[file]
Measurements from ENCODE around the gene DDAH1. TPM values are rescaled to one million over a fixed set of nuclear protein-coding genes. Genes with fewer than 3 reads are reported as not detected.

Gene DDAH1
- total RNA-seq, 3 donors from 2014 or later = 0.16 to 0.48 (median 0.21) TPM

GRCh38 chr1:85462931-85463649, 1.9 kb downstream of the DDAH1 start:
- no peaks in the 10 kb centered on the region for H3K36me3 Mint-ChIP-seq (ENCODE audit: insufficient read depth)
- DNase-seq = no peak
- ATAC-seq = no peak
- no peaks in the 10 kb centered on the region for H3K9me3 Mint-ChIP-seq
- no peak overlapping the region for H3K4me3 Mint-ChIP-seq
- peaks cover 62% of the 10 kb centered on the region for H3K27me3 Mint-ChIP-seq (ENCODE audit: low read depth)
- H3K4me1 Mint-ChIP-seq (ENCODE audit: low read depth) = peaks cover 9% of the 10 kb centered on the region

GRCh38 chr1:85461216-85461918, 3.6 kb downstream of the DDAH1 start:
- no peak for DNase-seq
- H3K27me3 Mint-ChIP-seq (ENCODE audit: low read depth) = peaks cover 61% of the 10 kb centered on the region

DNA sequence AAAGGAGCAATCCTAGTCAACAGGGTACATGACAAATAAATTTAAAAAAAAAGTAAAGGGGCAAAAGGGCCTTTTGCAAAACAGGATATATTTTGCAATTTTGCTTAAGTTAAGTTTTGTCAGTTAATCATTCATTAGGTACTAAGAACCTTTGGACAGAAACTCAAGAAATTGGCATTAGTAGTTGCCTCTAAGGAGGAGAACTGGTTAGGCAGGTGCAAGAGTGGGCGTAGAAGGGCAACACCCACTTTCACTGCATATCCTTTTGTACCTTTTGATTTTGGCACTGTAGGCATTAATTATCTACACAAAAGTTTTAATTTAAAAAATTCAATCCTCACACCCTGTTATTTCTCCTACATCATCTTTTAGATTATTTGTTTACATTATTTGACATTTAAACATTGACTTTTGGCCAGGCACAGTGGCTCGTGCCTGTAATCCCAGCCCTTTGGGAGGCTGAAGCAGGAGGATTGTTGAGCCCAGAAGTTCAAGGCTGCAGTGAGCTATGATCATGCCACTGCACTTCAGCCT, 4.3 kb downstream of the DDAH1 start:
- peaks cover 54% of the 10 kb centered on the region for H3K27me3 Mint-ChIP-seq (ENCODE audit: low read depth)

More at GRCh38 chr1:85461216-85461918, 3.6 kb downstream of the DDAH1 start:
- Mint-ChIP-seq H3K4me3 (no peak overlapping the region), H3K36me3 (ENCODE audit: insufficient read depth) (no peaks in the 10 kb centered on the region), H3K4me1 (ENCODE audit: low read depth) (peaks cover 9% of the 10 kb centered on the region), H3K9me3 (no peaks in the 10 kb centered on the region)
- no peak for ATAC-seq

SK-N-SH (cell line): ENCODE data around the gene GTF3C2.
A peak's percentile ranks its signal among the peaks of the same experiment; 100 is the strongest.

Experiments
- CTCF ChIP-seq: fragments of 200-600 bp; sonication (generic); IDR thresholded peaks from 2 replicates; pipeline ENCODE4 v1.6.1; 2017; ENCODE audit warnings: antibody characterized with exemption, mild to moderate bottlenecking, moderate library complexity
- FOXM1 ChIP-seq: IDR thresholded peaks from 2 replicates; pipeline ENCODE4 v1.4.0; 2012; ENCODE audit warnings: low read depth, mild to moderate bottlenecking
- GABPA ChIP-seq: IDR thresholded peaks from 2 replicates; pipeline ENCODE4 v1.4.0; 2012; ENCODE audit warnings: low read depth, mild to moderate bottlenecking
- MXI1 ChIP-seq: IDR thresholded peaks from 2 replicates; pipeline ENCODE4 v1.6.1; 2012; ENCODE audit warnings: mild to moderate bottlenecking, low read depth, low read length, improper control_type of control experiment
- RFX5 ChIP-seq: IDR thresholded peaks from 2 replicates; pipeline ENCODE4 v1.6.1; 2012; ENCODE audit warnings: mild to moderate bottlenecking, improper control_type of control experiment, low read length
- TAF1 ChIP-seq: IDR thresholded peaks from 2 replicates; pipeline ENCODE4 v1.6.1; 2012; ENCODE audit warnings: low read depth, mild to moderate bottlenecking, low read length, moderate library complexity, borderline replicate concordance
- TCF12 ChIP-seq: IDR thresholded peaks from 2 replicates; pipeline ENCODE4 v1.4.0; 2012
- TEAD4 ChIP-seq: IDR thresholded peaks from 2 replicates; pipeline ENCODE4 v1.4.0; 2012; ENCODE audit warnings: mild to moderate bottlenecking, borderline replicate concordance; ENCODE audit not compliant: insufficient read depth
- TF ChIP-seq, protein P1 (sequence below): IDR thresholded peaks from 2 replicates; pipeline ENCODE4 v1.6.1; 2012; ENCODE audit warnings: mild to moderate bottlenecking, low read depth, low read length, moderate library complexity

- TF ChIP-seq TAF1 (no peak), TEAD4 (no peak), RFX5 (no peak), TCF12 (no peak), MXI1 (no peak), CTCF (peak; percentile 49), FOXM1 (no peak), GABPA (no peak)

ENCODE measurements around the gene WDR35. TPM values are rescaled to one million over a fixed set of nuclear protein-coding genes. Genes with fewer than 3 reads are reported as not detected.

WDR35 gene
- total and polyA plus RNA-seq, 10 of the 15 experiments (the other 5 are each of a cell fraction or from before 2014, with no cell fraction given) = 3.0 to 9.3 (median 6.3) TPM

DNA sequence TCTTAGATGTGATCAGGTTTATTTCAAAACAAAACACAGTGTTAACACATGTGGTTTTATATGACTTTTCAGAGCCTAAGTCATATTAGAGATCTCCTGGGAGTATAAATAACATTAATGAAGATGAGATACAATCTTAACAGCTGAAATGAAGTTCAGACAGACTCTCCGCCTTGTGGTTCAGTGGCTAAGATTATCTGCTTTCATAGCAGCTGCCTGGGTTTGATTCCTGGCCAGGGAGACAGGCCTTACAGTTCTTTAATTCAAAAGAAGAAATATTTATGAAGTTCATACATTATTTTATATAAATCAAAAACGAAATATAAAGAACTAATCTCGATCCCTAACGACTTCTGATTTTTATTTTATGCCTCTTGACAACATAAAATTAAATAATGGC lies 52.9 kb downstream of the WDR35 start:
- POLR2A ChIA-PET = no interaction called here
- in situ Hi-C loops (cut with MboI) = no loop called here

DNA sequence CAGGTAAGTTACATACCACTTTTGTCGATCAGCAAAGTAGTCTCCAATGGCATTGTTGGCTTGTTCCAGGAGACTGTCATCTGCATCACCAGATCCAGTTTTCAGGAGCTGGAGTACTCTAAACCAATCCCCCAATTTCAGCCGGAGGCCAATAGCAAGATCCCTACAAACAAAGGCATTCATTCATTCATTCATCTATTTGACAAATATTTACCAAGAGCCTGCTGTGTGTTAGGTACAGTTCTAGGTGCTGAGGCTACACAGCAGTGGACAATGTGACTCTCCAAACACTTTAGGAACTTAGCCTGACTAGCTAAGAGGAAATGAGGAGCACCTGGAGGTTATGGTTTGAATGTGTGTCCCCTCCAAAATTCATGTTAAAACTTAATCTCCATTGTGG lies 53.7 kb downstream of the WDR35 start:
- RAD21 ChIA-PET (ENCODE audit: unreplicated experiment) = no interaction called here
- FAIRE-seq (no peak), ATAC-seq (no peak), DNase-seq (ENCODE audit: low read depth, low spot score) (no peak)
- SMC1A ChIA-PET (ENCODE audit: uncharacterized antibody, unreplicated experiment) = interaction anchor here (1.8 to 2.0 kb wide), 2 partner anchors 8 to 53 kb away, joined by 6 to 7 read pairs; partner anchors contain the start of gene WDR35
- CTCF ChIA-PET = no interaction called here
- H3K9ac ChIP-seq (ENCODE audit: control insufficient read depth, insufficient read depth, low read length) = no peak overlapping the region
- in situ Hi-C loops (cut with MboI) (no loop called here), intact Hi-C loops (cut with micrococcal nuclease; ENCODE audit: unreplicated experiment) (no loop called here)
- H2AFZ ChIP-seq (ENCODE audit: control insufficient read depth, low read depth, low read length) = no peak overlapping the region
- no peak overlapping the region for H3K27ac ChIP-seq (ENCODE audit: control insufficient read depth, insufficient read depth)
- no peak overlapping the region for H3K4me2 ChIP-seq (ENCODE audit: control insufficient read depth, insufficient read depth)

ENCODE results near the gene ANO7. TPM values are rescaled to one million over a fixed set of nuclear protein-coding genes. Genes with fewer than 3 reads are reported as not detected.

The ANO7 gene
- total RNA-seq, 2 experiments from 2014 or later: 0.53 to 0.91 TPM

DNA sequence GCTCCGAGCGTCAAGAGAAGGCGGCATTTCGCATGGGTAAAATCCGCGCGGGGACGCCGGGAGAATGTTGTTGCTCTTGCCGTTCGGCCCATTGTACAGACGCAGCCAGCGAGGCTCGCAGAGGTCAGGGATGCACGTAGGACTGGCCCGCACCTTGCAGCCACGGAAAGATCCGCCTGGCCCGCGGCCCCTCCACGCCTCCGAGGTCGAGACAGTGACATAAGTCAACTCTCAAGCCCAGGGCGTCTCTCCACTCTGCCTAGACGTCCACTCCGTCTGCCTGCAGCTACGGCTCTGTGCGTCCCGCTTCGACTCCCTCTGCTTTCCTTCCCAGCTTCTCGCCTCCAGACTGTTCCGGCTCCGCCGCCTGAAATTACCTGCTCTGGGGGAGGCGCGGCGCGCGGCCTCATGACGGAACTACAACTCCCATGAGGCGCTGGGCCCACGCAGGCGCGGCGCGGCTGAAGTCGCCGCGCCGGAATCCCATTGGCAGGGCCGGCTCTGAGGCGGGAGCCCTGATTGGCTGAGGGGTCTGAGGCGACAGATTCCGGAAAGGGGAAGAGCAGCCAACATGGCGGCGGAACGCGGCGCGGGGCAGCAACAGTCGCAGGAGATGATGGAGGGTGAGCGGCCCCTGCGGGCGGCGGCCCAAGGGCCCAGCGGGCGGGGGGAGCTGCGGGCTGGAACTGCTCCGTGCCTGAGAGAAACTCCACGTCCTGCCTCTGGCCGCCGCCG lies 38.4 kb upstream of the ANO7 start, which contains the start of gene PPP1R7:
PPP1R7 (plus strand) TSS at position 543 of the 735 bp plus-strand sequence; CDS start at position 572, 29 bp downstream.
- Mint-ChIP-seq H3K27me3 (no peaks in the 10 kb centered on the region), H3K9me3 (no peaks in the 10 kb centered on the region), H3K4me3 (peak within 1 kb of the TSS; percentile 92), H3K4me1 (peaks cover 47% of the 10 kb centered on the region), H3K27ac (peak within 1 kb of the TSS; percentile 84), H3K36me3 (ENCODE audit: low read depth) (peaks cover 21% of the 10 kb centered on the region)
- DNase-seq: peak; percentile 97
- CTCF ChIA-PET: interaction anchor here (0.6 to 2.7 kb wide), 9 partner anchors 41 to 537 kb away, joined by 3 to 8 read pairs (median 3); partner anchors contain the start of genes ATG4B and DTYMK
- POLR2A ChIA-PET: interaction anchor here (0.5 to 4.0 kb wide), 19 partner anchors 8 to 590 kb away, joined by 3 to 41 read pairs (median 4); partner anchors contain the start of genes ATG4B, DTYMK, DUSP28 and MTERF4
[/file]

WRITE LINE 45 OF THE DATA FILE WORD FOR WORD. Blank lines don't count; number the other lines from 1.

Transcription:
- in situ Hi-C loops (cut with MboI) (no loop called here), intact Hi-C loops (cut with micrococcal nuclease; ENCODE audit: unreplicated experiment) (no loop called here)